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111
27-12-2011, 16:49 PM
Hi. I am a landlord looking for some advice please.

1. AAA were acting as my agent and were holding £370 deposit from a prospective lodger. AAA were also acting as my agent in respective of my previous tenant at that time. In late July 2011 they introduced a new prospective lodger to me. AAA advised me that the prospective lodger wanted to move in ASAP and I gave notice to my existing lodger for him to move out on the 12th of August 2011.

2. The prospective lodger then deposited two weeks of rent to hold my property which AAA held as my agent while AAA obtained references on my behalf. The prospective tenant was supposed to have satisfied all references by 4th August 2011 and moved in on the evening of the 12th August 2011.

3. However the lodger subsequently backed out of the transaction and refused to cooperate in obtaining all the references and documents which I required before letting him my property. Instead of turning over the holding deposit to me, AAA returned the money to the prospective lodger. I had turned away other prospective lodgers during this period and was left with a void period.

4. AAA claim that the deposit was to be returned back if I as landlord refused his tenancy for any reason.

5. I am of the opinion that:
a. The form also states that “in the event you (the tenant) shall change your mind on any condition of the offer then the Holding Deposit will not be refunded. Providing all references by the 4th of August 2009 was a condition of the offer. Also all required references were flagged well in advance as can be seen from the correspondence shared with you. I made reasonable accommodation in respect of extensions sought by the prospective tenant. It was only when I spoke with AAA on the 7th of August that it was made clear that further information wouldn’t be forthcoming.
b. As a matter of common law, a party to a contract may not benefit from its own breach of that contract. My lodger (who was going to occupy a room in the same house where my wife and children lived) was informed that he needed to provide references in order for the licence to proceed. This was an important condition precedent. Non compliance of this important condition precedent could have meant that I may be letting a criminal into my house! It would be against natural justice for him not to cooperate in providing references and then use this as an excuse to say that I withdrew from the agreement. I was not prepared to relax this important condition to protect my family and sanity.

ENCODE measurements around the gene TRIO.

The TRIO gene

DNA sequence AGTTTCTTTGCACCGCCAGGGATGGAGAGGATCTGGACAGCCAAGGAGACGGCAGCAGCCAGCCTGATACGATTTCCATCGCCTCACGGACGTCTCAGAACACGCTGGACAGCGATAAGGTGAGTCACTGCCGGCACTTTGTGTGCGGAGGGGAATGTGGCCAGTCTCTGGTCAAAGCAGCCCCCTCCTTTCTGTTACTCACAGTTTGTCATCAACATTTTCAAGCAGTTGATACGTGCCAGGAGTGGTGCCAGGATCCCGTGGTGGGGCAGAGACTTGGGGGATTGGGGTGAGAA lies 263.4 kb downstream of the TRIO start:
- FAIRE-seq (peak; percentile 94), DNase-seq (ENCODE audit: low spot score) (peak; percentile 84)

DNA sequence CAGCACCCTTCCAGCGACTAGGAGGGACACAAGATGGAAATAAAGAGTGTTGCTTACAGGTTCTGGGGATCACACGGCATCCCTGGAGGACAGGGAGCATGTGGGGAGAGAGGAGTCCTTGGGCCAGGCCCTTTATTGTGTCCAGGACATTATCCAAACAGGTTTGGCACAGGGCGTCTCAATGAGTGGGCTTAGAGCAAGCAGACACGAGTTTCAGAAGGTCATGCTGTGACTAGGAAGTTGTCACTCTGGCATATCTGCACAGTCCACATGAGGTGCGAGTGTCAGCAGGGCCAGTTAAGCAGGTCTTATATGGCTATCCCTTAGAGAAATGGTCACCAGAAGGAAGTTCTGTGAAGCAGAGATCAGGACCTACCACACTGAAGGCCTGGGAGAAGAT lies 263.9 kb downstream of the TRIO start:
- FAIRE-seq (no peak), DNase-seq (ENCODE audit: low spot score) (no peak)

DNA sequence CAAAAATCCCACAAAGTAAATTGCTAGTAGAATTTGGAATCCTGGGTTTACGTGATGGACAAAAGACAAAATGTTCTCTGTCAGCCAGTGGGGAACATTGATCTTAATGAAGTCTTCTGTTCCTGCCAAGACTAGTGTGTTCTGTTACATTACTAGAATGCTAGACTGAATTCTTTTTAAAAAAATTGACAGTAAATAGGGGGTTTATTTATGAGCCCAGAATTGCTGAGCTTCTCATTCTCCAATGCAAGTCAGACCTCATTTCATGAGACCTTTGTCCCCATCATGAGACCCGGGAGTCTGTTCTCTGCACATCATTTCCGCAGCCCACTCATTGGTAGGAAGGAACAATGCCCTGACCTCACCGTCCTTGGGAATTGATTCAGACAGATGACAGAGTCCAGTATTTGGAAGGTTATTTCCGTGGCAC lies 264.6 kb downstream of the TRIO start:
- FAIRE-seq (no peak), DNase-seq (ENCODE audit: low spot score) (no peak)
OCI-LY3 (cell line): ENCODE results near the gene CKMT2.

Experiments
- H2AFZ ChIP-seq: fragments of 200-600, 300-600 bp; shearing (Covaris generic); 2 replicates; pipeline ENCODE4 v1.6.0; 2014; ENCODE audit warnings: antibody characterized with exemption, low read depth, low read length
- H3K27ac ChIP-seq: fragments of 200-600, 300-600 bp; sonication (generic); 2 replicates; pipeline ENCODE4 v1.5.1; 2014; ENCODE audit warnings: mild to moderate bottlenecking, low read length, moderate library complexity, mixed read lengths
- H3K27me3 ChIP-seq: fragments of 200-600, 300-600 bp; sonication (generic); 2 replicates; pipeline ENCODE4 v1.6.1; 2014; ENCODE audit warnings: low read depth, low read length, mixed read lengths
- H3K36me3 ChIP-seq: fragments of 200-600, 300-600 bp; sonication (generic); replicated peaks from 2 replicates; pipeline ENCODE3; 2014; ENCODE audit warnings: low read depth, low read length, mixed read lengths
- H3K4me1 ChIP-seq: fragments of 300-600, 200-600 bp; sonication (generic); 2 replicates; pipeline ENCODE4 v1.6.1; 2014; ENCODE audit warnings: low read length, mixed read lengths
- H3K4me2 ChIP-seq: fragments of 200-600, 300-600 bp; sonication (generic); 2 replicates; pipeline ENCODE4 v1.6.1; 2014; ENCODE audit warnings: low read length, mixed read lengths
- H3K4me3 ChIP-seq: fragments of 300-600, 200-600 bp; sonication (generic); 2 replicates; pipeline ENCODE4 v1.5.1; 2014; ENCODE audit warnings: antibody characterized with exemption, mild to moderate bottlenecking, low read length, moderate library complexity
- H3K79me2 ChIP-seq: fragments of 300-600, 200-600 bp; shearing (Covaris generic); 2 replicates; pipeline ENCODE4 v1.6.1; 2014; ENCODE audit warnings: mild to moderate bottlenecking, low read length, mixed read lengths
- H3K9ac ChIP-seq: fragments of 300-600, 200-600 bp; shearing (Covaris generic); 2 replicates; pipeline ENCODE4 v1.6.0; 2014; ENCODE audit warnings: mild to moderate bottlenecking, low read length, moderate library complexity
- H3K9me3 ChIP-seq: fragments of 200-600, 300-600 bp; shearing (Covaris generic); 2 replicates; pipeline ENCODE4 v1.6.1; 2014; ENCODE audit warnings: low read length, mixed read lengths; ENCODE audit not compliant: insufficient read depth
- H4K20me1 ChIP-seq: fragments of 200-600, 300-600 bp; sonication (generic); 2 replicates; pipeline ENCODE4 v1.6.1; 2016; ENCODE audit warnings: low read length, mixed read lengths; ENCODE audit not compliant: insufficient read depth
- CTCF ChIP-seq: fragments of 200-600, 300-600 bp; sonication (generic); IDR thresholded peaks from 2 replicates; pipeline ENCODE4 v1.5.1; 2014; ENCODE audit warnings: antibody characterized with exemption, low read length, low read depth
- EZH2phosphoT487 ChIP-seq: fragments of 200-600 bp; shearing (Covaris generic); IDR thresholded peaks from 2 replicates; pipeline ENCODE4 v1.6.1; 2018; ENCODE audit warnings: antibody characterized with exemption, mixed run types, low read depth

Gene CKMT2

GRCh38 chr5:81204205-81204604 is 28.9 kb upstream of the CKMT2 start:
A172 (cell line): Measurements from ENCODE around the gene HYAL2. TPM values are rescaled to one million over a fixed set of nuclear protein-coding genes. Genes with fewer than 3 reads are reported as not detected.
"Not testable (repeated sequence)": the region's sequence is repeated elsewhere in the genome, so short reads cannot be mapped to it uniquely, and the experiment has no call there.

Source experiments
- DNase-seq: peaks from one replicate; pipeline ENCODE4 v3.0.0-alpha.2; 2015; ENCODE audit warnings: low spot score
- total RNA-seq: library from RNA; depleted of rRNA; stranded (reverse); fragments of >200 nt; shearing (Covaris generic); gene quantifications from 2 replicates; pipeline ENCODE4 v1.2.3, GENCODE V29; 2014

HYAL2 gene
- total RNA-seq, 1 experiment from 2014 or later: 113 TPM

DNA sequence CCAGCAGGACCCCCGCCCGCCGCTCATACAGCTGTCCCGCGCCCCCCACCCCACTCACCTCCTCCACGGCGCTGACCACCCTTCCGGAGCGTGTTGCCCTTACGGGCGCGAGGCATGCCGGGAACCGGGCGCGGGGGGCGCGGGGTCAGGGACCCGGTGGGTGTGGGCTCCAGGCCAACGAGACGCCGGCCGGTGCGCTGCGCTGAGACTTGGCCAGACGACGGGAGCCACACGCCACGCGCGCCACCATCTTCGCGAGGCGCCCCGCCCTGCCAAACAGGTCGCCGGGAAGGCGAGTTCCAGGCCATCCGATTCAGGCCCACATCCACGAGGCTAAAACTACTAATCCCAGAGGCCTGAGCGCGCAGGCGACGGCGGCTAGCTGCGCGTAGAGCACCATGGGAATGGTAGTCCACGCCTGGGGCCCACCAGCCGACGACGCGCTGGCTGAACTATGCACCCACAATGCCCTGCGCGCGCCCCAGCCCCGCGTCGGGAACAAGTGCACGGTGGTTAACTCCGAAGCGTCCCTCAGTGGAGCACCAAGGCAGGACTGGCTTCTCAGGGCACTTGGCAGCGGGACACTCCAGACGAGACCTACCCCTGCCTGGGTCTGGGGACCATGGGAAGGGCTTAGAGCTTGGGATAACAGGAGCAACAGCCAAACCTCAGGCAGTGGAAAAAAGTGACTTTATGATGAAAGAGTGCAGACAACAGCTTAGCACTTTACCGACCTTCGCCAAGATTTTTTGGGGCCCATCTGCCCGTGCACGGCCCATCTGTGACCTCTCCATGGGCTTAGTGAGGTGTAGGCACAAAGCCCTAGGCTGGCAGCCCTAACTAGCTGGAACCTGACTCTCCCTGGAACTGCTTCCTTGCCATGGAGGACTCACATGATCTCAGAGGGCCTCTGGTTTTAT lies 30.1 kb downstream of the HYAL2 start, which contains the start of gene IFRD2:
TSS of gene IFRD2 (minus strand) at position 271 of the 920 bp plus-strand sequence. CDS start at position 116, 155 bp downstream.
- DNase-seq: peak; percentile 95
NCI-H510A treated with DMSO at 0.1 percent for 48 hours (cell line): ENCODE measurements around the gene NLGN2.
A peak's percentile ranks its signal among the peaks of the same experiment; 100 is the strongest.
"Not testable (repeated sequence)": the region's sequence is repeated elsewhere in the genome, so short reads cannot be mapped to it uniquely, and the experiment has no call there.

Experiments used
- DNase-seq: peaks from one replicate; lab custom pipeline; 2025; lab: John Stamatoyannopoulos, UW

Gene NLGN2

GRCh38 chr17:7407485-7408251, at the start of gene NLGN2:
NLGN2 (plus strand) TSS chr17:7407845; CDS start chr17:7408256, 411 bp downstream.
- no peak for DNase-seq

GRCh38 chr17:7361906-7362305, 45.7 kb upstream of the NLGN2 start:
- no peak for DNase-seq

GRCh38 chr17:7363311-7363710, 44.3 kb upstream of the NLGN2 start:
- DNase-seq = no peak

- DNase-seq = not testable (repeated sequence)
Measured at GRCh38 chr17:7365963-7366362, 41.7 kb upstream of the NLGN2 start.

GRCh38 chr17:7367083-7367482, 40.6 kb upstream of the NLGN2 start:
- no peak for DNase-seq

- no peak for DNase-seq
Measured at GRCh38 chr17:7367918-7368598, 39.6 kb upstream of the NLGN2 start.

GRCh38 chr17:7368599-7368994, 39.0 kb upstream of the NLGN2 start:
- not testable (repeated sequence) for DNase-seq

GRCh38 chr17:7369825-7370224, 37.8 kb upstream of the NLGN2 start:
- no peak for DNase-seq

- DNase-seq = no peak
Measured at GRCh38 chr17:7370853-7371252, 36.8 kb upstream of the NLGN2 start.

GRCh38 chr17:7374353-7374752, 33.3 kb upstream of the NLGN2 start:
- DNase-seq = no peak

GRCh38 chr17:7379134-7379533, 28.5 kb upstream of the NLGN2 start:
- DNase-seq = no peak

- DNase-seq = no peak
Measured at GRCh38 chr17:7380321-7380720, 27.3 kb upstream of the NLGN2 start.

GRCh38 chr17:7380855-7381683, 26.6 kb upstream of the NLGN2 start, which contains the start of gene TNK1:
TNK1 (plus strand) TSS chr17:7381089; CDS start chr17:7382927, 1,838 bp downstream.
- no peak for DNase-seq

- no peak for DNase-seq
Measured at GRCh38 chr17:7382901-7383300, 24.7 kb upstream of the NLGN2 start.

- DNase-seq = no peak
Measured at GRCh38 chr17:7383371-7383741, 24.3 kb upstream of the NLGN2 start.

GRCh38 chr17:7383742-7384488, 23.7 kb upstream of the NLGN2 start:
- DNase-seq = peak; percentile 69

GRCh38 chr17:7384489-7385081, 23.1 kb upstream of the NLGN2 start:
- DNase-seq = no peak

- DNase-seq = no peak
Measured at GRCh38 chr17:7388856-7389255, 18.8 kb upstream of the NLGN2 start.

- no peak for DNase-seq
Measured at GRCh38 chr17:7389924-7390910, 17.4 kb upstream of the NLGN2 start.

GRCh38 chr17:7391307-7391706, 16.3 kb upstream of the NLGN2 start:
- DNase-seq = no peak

6. Please can I get some advice if I am indeed entitled to ask for this deposit or are the estate agents correct?

mariner
27-12-2011, 22:39 PM
111, please confirm you are living with your wife in the same property as the 'lodger'

111
28-12-2011, 04:24 AM
111, please confirm you are living with your wife in the same property as the 'lodger'

Dear Mariner. While I don't see the relevance of your question, the answer is that yes my family lives in the same house. This is why it is a lodger. Look forward to your response to my original post.

Snorkerz
28-12-2011, 09:47 AM
Dear Mariner. While I don't see the relevance of your question, the answer is that yes my family lives in the same house. This is why it is a lodger. Look forward to your response to my original post.Mariner felt the need to clarify that you knew the difference between lodger and tenant, as it is not usual for lodgers to be found through agencies. Your response was somewhat curt and not likely to engender much in the way of helpful response.

Your agent was correct - this thread may throw some more light on the situation.
http://www.landlordzone.co.uk/forums/showthread.php?13840-Deposits-not-held-for-security&highlight=deposits

Lawcruncher
28-12-2011, 10:10 AM
In summary:

1. The purpose of a deposit is to secure the performance of a contract.

2. If there is no contract any sum paid as a "deposit" is refundable.

3. For there to be a contract it takes two to tango - both parties must agree to do something. What did you agree to do?

111
29-12-2011, 13:31 PM
Dear Mariner and Snorkez,

I didn't want to sound curt but was genuinely perplexed by Mariner's question. Please forgive me if my response appeared curt it was not intended to be curt. I have gone through the helpful thread and still had some questions which I will address in the next post.

111
29-12-2011, 13:44 PM
Dear Lawcrucher,

Thank you for your time and advice. This is what the holding deposit form stated:

"Please sign this form and deposit money only if you are certain you want to take the property.If once the Landlord accepts your offer the property will come of the market and be reserved for you. In the event that you should change your mind or any condition of your offer the Holding deposit form shall not be refunded. The Landlord has accepted the Holding Deposit subject to the approval of all references. If the Landlord for any reason decides not to sign the tenancy agreement with you, your Holding Deposit will be refunded in full. No further compensation of any kind will be paid or considered."